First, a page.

As digital threats to democracy multiply, the U.S. military blocked Internet access to an infamous Russian entity seeking to sow discord among Americans during the 2018 midterms, several U.S. officials said, a warning that the group’s operations against the United States are not cost-free, the Washington Post’s Ellen Nakashima reports:
The strike on the Internet Research Agency in St. Petersburg, a company underwritten by an oligarch close to President Vladimir Putin, was part of the first offensive cyber campaign against Russia designed to thwart attempts to interfere with a U.S. election, the officials said. “They basically took the IRA offline,” according to one individual. “They shut ‘em down.”
“Such an operation would be more of a pinprick that is more annoying than deterring in the long run,” said Thomas Rid, a strategic studies professor at Johns Hopkins University, who was not briefed on the details.
But some U.S. officials argued that “grand strategic deterrence” is not always the goal. “Part of our objective is to throw a little curve ball, inject a little friction, sow confusion,” said one official. “There’s value in that. We showed what’s in the realm of the possible. It’s not the old way of doing business anymore.”
Globally, tools for digital authoritarianism implemented by Russia and China present Western states with a new set of challenges, according to the Brookings Institution’s Bruce Jones and Torrey Taussig:
Moscow continues to deploy non-conventional tools such as cyberattacks and disinformation campaigns throughout Europe and in the United States. China’s focus is primarily domestic, employing powerful digital tools to control and surveil its domestic population. But Beijing in the future may seek to export an authoritarian model, which is increasingly backed by technologies for digital censorship and monitoring.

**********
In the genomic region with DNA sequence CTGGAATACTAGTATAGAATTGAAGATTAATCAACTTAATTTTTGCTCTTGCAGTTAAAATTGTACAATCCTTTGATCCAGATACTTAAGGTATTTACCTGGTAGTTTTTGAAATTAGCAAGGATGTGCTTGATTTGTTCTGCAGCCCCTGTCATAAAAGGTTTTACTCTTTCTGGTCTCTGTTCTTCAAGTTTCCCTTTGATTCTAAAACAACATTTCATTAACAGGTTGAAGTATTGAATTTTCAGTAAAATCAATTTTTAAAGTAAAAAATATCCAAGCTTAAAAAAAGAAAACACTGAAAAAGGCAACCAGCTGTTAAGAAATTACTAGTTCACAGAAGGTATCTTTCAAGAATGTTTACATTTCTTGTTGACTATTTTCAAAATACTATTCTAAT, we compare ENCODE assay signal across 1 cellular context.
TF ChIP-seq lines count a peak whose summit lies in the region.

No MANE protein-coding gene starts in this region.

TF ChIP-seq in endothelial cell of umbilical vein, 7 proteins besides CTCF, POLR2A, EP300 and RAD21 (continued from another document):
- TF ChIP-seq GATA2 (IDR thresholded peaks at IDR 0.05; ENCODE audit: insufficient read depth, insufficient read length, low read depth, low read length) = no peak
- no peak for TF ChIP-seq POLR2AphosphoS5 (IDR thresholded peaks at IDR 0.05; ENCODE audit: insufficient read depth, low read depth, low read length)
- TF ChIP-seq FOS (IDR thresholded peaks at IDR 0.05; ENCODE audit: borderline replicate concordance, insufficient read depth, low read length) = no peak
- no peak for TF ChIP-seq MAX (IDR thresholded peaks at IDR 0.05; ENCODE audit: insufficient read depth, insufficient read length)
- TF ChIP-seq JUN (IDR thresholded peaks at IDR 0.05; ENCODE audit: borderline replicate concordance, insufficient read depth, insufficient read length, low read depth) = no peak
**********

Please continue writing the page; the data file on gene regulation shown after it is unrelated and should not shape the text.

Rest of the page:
Advancements in artificial intelligence will only make the challenges more formidable in the years ahead, they write in Democracy & Disorder: The struggle for influence in the new geopolitics:
Indeed, aspects of the artificial intelligence ecosystem are “already impacting our Western democratic ideals in a truly negative way,” argues NYU professor Amy Webb, author of the new book, The Big Nine: How the Tech Titans and Their Thinking Machines Could Warp Humanity.
In China, Tencent, Alibaba, and Baidu are consolidating and mining massive amounts of data to fuel the government’s authoritarian ambitions, she notes. The regime’s Belt and Road Initiative “isn’t just about building roads and bridges; it’s also about building 5G networks and laying fiber, and about mining and refining data abroad,” she tells Karen Hao, the artificial intelligence reporter for MIT Technology Review.
“The deployment of these technologies is a risk to people who care about things like freedom of speech and Western democratic ideals,” Webb asserts. She recommends the formation of GAIA, a Global Alliance on Intelligence Augmentation.
“At the moment people around the world have very different attitudes and approaches when it comes to data collection and sharing, what can and should be automated, and what a future with more generally intelligent systems might look like,” Webb adds. “So I think we should create some kind of central organization that can develop global norms and standards.” RTWT
Since it was set up in 2015, the EU’s East Strategic Communication Task Force has identified at least 4,500 examples of disinformation which they attribute to the Russian Federation, Microsoft observes. Meanwhile, the German Marshall Fund’s Authoritarian Interference Tracker highlights how at least 414 incidents of Russian government interference activities have occurred since 2000.
The Harvard Kennedy School’s Cybersecurity Campaign Playbook aims to give all campaign staff “simple, actionable information” to help secure their operations, it adds.
Coda Story explains how to build a disinformation business and invites you to meet the man behind one of the Czech Republic’s most influential fake-media sites.
Launch of The Digital Innovation & Democracy Initiative.
Wednesday, February 27, 2019 | 4:45 p.m. – 5:45 p.m.
The German Marshall Fund of the United States
1744 R Street NW, Washington, DC 20009
“Exporting Digital Authoritarianism: How Russia and China are Weaponizing New Technologies,” by Chris Meserole and Alina Polyakova is due to be published by the Brookings Institution, February 2019.